Lincoln: Into the Woods
Appreciation for New Hampshire's wilderness is not enough
Remember when those WOODS shirts exploded across campus last year? Suddenly, half of the student body started wearing the shirts like they were the newest Vineyard Vines release. Or what about the Patagonia shirts that fit seamlessly into Dartmouth’s unofficial uniform of school merchandise and outdoorsy clothes? Their popularity, and even the idea to produce them in the first place, is the product of students who romanticize Dartmouth’s place in the wilderness.
I must confess that I too romanticize nature. In my middle school French class, I declared my unwavering intent to be a poissonnier — a fishmonger — only because I liked the word. I thought I was joking, but seven years later I signed up for the fly fishing physical education class. In the broader American context, venturing out into nature has been an endeavor of curiosity, a protective reflex and a creative respite. Wilderness continues to inspire near-religious devotion and awe. Dartmouth in particular fosters a romanticization of nature with a borderline commercial fervor, as seen in the alma mater’s emphasis on granite, the “Big Green” and the “Lone Pine.”
While programs like DOC Trips create a connection between students and Dartmouth’s natural environment, it is damaging to the broader goals of environmentalism. Prizing untouched, wooded wilderness over natural environments poses several contradictions to the environmentalist stance. For instance, viewing forests as the “purest” form of nature, whether consciously or unconsciously, devalues other regions like grasslands and deserts, distracting us from the problems and climate stressors facing those places.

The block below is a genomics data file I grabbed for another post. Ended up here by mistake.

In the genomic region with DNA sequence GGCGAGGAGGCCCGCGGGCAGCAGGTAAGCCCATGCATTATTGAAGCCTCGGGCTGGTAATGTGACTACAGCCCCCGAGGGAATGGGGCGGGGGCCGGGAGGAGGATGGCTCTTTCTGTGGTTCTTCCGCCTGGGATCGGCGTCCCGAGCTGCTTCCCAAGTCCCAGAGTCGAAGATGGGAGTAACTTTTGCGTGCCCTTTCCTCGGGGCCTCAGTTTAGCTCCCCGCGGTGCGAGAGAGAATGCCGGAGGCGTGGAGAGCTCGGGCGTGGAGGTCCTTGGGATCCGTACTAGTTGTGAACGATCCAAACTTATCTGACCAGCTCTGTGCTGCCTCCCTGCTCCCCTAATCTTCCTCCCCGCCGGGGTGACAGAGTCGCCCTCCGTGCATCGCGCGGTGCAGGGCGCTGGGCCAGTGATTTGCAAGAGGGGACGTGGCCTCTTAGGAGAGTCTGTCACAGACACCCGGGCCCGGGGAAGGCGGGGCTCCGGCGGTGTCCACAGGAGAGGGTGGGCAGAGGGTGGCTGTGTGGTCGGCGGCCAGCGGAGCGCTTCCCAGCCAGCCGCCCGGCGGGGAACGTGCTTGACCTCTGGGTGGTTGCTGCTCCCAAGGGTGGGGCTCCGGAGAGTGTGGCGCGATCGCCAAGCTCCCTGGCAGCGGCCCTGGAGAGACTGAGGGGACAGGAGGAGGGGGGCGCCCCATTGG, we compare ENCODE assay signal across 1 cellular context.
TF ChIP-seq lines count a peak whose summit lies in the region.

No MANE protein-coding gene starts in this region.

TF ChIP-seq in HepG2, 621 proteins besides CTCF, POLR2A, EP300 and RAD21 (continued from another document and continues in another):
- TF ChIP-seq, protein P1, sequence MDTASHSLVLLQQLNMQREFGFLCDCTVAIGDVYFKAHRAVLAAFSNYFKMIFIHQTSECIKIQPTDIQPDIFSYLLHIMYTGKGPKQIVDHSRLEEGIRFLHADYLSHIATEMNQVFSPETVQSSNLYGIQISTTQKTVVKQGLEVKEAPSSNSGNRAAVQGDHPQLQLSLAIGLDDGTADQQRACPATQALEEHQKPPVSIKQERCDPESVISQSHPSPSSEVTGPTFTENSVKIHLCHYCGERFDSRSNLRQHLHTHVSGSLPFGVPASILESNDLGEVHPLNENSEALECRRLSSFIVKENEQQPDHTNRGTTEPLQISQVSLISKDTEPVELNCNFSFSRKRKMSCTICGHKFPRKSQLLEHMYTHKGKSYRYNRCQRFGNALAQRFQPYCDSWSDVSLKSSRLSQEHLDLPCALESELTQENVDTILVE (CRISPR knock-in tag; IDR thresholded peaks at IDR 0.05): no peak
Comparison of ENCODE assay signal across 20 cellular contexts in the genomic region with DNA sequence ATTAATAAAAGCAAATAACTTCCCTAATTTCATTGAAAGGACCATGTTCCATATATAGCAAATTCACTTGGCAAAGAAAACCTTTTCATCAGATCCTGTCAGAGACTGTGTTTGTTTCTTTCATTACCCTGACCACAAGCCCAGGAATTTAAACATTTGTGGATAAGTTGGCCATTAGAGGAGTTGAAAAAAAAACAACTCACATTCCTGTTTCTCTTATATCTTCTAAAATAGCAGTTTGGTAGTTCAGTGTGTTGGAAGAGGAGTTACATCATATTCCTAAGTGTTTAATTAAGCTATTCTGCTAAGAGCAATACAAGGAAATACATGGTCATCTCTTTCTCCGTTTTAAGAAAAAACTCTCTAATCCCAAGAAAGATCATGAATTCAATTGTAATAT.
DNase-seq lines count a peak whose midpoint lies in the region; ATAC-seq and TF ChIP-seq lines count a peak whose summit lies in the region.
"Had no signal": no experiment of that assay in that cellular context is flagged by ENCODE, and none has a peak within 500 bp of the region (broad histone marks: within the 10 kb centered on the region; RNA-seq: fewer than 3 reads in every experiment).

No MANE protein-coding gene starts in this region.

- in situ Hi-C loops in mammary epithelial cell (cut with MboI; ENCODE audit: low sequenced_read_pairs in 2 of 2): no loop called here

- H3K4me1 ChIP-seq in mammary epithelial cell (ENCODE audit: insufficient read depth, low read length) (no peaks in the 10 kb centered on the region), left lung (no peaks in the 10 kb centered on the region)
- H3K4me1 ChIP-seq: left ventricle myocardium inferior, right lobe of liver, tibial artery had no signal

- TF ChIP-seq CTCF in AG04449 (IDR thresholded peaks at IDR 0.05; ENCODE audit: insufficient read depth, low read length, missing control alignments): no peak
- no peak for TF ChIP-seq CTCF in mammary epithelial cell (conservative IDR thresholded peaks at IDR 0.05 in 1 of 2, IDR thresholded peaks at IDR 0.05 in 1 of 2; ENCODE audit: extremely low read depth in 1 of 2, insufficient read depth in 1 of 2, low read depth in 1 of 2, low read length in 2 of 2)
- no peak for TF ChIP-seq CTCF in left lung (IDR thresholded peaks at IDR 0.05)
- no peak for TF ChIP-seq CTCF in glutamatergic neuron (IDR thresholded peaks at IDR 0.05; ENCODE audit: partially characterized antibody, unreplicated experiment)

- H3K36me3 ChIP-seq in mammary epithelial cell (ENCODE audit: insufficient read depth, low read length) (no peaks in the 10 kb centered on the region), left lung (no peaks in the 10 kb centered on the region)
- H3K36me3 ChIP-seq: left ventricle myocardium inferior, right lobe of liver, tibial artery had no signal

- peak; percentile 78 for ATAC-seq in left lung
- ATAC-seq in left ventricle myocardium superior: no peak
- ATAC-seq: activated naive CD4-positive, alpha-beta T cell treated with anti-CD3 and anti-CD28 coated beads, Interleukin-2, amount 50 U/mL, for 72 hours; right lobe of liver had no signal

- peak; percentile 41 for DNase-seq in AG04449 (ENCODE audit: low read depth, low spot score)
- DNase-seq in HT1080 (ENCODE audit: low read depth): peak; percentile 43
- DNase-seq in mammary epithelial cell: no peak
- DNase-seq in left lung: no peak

Thus, we must value nature’s diversity. Until we value all forms of nature equally, we will continue parceling off the “boring” parts for our trash and dirty work. For example, the outrage over government encroachment into national parks for industrial exploitation is more than warranted, but we also need to examine local practices of land and water management. Cattle farming can destroy swathes of scrubland by razing the plants until the soil erodes. Even choosing to landscape our homes with indigenous plants helps reduce the need for irrigation and the risk of introducing invasive species.
The romanticization of wilderness also leads to the simpler effect of people becoming ignorant of the beauty in the land around them because it is not part of the monolithic, “capital-W” wilderness. If we convince ourselves that the wilderness near our homes is uninspiring and plain, then we are less inclined to take responsibility and care for our environment. In particular, the false distinction between urban and natural environments de-incentivizes us to keep cities clean and morally excuses dirty corporate practices, since it’s not deemed “natural” in the first place.
Our superficial appreciation of nature manifests in superficial protection. Dartmouth composts and hands out reusable (Green2Go) containers, but still maintains endowment holdings in fossil fuel companies, which contradicts its supposed commitment to the environment. As Divest Dartmouth members Megan Larkin ’19 and Jared Solomon ’19 wrote in the Dartmouth Political Times, our investment in fossil fuels is also a direct affront to our ties to the Native American communities that Dartmouth claims to support.
Clearly, much of Dartmouth’s institutional and cultural identity takes root in the surrounding land. Many people chose this school because of their interest in protecting and enjoying the environment that makes the college beautiful. But our idealization and reverence for New Hampshire’s wilderness should not be our sole focus. While there is nothing wrong with enjoying New Hampshire’s particular brand of nature, we must not let our exaltation of the untamed wild push the rest of the world out of the picture.